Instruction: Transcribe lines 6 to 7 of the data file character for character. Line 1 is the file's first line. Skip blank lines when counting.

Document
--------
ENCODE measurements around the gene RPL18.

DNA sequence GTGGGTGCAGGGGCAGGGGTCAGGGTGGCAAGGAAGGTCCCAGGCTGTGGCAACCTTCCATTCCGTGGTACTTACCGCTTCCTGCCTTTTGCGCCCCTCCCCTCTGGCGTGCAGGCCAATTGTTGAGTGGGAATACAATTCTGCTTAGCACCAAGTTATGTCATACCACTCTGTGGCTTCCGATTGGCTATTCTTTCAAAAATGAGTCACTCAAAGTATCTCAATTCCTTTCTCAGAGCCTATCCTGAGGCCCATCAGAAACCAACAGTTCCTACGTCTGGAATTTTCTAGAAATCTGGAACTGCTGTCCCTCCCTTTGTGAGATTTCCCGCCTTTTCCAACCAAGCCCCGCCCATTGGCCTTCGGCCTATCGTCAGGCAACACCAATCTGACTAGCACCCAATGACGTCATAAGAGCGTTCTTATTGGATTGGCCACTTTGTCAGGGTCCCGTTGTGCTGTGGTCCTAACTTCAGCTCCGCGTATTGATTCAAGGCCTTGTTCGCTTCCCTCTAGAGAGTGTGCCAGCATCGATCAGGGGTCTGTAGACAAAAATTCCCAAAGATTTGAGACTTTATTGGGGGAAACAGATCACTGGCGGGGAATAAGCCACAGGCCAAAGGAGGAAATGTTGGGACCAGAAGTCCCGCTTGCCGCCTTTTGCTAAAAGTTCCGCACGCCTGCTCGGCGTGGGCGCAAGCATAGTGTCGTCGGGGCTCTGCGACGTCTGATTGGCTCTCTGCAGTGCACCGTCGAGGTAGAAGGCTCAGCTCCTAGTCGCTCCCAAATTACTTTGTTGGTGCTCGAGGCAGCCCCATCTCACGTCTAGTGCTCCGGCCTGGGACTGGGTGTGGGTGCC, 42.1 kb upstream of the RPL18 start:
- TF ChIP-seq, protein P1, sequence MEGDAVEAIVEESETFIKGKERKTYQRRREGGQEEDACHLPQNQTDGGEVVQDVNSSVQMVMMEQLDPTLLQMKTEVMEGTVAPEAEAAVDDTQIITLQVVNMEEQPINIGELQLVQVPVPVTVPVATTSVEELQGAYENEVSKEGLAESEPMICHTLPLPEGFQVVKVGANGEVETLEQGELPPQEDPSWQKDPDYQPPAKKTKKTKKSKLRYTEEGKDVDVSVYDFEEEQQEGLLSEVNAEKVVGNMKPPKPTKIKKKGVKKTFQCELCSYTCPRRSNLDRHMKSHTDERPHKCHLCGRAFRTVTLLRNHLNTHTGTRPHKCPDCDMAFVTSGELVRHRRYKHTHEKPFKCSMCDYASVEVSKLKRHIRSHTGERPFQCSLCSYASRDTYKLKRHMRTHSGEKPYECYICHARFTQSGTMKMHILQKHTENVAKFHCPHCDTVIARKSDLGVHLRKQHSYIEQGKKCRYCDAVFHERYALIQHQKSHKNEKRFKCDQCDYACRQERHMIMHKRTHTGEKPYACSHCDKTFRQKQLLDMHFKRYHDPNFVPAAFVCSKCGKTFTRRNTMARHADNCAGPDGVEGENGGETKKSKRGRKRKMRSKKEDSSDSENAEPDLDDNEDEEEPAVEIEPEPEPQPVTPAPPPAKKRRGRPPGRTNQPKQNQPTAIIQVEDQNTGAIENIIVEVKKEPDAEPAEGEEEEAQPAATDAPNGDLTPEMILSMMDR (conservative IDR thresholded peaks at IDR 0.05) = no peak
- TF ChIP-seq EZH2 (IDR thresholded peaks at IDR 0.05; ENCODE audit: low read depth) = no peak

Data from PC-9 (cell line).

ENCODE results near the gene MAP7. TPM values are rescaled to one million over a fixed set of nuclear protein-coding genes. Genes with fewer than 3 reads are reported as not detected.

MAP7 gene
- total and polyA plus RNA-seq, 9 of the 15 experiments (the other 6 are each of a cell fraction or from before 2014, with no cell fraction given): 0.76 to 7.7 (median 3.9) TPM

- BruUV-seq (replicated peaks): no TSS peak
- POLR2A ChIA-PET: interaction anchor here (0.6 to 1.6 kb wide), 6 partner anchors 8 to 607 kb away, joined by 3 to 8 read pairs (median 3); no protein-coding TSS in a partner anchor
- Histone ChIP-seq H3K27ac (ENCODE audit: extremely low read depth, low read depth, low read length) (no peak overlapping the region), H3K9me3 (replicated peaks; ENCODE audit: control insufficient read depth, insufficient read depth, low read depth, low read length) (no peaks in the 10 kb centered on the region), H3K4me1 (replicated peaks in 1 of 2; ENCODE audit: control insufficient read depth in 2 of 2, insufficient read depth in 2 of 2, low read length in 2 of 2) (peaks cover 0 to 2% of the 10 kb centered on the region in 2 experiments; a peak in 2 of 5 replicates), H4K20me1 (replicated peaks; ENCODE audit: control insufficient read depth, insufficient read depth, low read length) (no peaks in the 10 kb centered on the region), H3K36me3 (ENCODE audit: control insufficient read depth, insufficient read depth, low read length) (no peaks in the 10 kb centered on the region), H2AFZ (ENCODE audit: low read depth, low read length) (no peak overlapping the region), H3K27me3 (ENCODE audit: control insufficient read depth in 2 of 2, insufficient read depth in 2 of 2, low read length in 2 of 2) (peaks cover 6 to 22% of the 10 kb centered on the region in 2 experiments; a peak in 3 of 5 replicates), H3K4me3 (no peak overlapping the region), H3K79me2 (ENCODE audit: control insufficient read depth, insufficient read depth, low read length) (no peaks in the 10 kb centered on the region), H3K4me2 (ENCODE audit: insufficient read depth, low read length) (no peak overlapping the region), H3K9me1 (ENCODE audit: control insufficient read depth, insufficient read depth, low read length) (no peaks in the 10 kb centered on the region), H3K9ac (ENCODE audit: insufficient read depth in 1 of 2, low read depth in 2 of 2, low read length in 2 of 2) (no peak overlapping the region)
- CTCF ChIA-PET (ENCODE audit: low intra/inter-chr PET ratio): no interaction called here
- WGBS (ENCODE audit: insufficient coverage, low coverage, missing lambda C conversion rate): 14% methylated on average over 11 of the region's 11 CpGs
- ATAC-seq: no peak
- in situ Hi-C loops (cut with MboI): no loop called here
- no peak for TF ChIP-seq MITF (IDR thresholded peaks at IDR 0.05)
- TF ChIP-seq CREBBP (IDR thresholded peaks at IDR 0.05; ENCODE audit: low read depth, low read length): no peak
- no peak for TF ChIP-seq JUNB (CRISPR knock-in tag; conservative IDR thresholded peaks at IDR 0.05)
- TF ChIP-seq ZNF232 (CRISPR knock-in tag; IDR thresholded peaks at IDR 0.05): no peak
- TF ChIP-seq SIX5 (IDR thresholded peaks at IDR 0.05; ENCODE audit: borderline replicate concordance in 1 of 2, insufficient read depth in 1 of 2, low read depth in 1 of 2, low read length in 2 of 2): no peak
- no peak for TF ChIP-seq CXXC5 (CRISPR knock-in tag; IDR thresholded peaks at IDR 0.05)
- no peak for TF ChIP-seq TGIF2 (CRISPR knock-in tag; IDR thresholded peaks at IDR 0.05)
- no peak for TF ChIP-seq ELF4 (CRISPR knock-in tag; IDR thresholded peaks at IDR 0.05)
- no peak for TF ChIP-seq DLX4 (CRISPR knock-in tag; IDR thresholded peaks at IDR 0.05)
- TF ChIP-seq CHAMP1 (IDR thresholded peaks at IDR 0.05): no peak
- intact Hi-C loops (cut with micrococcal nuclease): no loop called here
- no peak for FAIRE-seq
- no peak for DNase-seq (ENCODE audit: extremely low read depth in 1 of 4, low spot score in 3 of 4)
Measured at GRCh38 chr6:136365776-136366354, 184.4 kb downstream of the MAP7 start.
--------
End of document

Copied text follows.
ENCODE results near the gene MAP7. TPM values are rescaled to one million over a fixed set of nuclear protein-coding genes. Genes with fewer than 3 reads are reported as not detected.

MAP7 gene